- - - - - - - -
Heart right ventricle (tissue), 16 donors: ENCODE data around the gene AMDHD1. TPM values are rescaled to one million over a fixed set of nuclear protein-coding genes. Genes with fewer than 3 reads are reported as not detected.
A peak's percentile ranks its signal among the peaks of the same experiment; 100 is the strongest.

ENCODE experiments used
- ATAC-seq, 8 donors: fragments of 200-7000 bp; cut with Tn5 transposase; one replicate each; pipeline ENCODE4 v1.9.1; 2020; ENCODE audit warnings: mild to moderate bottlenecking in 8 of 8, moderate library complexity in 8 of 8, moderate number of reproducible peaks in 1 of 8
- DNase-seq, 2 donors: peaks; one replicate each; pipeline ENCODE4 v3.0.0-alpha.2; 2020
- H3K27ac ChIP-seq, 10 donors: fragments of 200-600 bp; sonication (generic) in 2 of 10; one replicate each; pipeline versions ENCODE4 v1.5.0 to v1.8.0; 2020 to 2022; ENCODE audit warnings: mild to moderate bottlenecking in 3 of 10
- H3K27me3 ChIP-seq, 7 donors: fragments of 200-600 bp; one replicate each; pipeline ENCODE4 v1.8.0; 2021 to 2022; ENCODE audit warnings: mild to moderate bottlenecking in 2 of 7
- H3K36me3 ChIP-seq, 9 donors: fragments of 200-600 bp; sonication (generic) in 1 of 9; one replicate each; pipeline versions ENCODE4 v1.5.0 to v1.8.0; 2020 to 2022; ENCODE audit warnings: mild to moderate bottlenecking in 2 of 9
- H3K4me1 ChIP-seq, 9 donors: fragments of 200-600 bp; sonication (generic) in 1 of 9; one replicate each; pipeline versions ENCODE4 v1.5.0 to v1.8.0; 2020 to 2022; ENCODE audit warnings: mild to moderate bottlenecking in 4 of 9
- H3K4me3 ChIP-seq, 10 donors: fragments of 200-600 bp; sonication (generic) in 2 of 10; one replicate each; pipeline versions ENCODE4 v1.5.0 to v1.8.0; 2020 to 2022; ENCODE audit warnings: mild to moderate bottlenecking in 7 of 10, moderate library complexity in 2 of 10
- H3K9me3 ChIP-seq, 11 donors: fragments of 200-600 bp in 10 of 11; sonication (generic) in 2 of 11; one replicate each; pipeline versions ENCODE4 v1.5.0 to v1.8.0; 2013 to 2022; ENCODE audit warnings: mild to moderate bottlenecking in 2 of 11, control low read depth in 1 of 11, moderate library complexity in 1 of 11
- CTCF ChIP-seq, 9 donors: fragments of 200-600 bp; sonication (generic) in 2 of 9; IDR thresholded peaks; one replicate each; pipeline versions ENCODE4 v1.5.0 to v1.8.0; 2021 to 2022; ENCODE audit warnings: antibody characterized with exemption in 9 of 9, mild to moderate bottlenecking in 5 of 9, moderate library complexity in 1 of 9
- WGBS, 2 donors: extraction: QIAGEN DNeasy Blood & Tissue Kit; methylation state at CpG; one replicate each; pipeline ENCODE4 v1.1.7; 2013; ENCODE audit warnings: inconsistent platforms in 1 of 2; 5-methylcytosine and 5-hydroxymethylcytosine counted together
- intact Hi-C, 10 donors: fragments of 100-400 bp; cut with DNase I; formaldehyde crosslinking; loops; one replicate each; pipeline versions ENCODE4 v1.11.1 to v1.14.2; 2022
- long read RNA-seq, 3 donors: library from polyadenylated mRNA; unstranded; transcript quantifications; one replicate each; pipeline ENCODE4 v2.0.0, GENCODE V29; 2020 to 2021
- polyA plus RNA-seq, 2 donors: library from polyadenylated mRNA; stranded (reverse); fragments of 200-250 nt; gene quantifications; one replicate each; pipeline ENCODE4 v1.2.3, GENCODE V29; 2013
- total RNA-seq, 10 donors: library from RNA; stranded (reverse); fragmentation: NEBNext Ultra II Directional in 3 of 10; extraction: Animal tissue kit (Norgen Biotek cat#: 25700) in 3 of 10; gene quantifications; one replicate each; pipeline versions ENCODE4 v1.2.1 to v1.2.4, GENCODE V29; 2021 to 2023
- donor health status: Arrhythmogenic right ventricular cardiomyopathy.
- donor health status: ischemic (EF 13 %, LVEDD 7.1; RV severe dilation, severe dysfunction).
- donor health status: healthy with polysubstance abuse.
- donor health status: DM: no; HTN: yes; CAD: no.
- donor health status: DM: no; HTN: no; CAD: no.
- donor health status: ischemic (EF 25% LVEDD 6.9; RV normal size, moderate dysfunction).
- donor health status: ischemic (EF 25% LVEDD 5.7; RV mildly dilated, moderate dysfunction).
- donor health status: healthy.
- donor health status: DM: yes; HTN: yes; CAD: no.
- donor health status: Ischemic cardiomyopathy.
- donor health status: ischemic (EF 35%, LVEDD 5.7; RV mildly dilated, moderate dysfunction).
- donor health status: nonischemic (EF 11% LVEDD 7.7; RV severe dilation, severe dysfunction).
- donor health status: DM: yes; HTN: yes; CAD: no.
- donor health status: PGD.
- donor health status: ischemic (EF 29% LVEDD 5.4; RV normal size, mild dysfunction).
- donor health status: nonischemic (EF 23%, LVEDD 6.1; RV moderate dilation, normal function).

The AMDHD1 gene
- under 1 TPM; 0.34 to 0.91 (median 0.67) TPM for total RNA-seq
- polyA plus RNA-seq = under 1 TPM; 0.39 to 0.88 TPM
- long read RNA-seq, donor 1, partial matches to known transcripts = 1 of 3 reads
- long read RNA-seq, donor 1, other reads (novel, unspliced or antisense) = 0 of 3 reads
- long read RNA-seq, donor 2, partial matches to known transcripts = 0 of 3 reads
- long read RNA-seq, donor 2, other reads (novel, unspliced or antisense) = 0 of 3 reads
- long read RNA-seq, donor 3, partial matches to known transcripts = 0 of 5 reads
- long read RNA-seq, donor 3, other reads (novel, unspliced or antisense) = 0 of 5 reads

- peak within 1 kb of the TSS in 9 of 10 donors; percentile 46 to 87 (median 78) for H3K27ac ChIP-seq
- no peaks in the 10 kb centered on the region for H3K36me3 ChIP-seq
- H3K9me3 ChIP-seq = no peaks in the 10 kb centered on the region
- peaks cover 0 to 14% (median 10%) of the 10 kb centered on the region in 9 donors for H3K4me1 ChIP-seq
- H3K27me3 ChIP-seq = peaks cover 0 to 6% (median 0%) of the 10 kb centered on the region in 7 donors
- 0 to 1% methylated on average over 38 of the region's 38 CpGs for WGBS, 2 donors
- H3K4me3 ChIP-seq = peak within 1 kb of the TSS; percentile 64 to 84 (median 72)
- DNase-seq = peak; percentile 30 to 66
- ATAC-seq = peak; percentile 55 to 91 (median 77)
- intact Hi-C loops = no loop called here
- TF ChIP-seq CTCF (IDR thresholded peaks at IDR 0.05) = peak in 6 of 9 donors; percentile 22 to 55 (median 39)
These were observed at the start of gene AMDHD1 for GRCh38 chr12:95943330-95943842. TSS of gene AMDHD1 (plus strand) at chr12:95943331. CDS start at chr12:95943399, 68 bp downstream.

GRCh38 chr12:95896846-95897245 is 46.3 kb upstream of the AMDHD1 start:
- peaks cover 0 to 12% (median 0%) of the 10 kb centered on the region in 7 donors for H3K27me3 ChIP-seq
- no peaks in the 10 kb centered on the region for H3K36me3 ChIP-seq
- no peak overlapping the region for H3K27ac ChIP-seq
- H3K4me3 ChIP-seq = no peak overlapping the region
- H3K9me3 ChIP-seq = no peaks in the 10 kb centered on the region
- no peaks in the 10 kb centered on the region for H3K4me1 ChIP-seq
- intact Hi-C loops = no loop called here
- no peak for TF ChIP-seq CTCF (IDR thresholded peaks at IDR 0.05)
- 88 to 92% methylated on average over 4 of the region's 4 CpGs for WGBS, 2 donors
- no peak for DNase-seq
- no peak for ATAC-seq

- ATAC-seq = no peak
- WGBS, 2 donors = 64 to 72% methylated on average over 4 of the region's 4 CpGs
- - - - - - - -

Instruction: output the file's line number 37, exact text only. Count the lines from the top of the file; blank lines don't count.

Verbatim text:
- long read RNA-seq, donor 1, partial matches to known transcripts = 1 of 3 reads